Police estimated that more than 1,500 pro-Tamil demonstrators turned out on the streets but eye witnesses at Pall Mall said there were closer to 3,000.
The Queen was due to meet Sri Lankan president Mahinda Rajapaksa today at a Commonwealth lunch.
Mr Rajapaksa, who has been accused of presiding over human rights abuses after allegations of war crimes by Sri Lankan armed forces, cancelled an address in the City of London amid concerns about the protest.
He was still expected to attend the Commonwealth lunch for the Queen at Marlborough House on Pall Mall.
The protest was the first major Tamil demonstration in London since a series of massive demos across London three years ago.
Then tens of thousands of Tamil protesters caused huge disruption on central London and made several attempts to storm Parliament, costing Scotland Yard more than £12 million in overtime costs.
Police said today they were monitoring the gathering at the corner of St James Street and Pall Mall, close to where the Queen was attending the lunch.
Channel Four’s foreign affairs correspondent Jonathan Miller tweeted: “Tamil protesters are wielding effigies of Rajapakse hanging from a gallows.”
Mr Rajapaksa was due to give the keynote speech at a special Diamond Jubilee meeting of the Commonwealth Economic Forum on Wednesday morning, but the event’s organisers, the Commonwealth Business Council, stated on its website: “After careful consideration, the morning sessions of the Forum … will not take place.”
A spokesman for Scotland Yard said it had agreed to guarantee the president’s security but the CBC had “decided it was not in their interest to stage the event” because of the extent of the policing required and the likely disruption to the City of London.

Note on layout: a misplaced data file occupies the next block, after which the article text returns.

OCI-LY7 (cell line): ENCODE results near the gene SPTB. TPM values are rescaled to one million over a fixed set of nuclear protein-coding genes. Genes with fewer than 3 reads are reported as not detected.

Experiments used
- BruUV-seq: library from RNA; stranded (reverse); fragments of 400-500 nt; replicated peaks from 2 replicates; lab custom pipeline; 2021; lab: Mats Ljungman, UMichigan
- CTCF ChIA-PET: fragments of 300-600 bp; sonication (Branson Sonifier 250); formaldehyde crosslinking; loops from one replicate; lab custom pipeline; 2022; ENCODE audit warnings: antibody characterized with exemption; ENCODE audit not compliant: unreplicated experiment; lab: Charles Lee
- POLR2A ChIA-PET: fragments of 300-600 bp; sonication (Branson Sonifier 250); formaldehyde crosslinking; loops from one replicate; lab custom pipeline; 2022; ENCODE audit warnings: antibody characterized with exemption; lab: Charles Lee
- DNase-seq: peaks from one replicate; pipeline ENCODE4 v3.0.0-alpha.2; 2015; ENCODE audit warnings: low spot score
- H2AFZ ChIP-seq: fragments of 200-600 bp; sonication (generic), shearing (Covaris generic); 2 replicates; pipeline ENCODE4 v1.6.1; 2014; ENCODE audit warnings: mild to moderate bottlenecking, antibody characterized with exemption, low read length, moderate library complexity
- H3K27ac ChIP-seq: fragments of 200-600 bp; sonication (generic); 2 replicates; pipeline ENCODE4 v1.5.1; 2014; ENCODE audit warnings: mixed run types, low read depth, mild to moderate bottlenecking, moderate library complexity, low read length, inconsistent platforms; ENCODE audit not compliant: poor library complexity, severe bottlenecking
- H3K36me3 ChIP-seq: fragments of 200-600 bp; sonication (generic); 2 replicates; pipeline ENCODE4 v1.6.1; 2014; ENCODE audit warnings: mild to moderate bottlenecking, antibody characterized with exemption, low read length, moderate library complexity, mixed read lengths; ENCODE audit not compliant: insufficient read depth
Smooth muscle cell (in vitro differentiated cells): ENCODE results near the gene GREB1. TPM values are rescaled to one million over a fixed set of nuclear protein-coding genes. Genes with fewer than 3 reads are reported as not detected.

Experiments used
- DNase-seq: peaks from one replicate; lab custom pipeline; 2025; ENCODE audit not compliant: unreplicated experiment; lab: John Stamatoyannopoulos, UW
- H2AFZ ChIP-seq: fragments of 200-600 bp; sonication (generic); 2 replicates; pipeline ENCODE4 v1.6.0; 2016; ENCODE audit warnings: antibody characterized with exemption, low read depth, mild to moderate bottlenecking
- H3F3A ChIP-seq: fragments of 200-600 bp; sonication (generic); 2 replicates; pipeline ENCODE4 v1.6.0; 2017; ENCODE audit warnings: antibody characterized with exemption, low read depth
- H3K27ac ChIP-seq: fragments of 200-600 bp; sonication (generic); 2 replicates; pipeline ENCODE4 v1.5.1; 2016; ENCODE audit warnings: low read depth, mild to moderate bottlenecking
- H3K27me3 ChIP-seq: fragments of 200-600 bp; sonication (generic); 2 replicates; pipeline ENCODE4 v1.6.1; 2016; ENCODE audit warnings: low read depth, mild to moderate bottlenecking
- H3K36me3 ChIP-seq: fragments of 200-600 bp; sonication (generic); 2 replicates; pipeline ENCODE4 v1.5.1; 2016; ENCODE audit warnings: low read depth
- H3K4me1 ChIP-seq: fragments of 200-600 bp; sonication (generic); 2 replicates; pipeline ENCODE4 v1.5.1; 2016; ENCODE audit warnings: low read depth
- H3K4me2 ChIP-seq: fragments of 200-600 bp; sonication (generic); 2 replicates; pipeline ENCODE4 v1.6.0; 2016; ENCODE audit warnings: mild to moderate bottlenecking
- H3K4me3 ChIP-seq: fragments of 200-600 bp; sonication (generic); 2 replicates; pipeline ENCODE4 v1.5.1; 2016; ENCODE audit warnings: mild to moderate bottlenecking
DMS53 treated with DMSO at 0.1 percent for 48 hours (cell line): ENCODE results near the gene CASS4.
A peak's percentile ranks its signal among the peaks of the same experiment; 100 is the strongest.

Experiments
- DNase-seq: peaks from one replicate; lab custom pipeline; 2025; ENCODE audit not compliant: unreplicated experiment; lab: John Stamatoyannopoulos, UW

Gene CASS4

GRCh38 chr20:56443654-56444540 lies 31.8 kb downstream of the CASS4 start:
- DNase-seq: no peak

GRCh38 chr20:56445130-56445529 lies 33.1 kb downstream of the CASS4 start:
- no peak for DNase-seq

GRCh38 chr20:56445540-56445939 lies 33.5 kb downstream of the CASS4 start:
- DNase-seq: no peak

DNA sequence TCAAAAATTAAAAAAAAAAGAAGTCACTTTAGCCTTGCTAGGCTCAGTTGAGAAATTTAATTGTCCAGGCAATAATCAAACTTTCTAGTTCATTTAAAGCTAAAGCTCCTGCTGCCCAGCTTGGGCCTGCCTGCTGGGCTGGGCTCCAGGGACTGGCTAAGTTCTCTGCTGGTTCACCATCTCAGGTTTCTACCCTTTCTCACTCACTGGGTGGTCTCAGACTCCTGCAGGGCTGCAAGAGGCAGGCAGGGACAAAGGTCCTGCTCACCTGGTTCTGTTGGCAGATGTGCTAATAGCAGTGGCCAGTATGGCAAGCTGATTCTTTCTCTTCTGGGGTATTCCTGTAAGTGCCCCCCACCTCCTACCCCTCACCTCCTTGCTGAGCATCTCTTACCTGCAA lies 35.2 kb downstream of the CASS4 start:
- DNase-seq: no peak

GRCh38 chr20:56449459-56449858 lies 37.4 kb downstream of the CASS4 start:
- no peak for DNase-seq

Fred Carver, campaign director of the Sri Lanka Campaign, welcomed the news, calling it a “testament” to the campaign.
The protest was also aimed at the Hilton hotel on Park Lane where the president is staying.
There were huge protests in 2009 when the 26-year war in Sri Lanka, which claimed an estimated 70,000 lives, ended with government forces defeating the Tamil resistance.
The protests come after a Sri Lankan man, who was left scarred and suicidal after two weeks of torture, accused the British government of forcibly deporting asylum seekers who are then tortured in Sri Lanka.
The victim told the Guardian newspaper he was tortured over the space of 17 days after being deported from the UK last year.
His torturers accused him of passing on to British officials information about previous beatings at the hands of state officials and other human rights abuses to ruin diplomatic relations between the two countries. (London Evening Standard)